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  • Print publication year: 2019
  • Online publication date: July 2019

3 - The People as Popular Manifestation

from Part I - Theory in History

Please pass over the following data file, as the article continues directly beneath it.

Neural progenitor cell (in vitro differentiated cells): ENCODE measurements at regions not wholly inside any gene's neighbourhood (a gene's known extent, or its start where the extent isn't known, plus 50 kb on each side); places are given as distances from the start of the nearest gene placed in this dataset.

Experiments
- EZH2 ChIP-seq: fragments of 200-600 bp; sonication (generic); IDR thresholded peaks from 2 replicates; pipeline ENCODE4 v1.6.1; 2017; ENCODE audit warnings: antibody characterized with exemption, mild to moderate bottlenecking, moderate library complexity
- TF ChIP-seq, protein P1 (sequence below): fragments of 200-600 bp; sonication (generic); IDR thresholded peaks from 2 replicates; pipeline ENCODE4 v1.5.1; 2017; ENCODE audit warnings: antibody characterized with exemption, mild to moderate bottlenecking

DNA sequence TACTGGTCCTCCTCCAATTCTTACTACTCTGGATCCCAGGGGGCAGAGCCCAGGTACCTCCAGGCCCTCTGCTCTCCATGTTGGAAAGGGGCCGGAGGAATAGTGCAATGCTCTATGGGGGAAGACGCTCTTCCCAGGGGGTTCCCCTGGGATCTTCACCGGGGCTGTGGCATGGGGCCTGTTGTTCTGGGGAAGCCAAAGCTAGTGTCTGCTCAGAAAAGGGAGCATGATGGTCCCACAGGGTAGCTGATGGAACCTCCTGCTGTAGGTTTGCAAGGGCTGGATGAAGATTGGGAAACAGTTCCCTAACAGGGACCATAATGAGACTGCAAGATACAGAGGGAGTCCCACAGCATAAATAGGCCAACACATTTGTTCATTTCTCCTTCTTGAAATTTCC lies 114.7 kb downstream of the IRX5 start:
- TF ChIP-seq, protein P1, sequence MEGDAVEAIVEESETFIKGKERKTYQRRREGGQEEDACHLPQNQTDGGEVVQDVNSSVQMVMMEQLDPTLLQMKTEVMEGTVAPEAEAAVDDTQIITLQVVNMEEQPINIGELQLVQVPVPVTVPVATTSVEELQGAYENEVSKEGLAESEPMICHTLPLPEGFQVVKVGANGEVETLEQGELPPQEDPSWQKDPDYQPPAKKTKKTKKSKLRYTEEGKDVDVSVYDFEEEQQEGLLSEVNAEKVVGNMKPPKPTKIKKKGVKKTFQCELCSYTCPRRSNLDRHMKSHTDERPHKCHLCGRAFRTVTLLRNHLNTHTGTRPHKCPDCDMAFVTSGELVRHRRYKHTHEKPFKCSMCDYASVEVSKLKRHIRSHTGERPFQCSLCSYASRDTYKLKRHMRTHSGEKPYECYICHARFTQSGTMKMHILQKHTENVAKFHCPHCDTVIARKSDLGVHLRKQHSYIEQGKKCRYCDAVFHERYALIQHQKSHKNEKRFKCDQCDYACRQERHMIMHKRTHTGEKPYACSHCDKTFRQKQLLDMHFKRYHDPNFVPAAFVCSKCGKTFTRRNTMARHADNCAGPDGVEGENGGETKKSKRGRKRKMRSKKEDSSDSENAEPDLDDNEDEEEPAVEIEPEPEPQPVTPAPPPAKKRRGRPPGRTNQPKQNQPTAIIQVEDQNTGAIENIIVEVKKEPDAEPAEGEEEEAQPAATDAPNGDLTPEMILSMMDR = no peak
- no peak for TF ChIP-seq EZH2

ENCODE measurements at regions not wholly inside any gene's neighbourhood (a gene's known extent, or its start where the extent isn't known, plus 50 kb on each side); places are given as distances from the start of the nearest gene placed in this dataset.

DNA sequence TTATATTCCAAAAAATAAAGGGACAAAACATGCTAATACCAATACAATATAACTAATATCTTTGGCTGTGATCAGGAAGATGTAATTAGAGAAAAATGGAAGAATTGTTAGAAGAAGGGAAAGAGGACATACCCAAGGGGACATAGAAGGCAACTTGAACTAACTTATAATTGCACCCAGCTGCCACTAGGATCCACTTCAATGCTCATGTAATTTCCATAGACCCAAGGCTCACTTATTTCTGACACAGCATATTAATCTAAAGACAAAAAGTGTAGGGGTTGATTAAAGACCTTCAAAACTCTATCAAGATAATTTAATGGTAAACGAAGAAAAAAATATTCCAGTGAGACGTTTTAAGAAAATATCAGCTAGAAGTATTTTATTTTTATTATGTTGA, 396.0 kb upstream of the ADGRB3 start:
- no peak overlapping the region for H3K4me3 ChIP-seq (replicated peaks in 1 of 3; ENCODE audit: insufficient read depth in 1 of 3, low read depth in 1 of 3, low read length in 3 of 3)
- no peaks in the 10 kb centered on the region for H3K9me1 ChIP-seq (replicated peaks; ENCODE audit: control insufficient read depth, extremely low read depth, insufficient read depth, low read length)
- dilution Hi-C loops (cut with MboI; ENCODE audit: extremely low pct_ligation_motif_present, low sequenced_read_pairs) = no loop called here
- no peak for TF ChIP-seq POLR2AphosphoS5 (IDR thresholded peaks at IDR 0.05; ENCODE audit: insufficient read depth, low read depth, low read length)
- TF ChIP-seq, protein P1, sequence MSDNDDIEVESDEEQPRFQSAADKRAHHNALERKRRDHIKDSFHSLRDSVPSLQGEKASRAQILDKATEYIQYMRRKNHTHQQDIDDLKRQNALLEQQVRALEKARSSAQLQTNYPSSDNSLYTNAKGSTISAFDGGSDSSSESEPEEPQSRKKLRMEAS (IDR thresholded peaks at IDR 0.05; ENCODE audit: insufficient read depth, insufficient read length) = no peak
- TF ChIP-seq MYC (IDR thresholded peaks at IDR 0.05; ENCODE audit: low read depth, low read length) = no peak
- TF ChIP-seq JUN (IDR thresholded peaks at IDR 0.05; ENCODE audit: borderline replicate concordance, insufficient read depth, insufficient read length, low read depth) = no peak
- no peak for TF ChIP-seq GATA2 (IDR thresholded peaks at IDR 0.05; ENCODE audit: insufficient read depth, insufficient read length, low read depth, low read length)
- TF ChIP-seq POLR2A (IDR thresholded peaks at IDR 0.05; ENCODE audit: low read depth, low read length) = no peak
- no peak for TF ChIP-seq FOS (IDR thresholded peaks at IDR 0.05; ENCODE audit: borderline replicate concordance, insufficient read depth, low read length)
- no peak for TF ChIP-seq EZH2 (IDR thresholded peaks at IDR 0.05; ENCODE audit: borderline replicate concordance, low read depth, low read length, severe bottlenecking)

Popular constituent power, once a concept closely associated with radical critiques of liberal constitutionalism on the left and the right, and with the investigations of such “Continental” topics as political theology, insurgent partisanship, and the sovereign state of exception, has recently become a key concern of Anglo-American democratic and constitutional theorists. As the concept has moved to the center of scholarly debates, it has also become more respectable, the subject of increasingly elaborate attempts to bring it within the fold of liberal constitutionalism itself: popular constituent power has become an important test of liberal constitutionalism’s democratic capaciousness. This has had significant consequences for how its central concept – the constituent people – has been theorized. “As an actor,” Andrew Arato writes, “the people are fictional unless they are redefined in legal terms as the collectivity of citizens or the electorate in which case they become an entity produced by law, rather than the ultimate source of law.” Viewing the people first and foremost as a legal entity rather than exploring their “fictional” status as “an actor” has been a hallmark of much of the recent scholarship on the popular constituent power.

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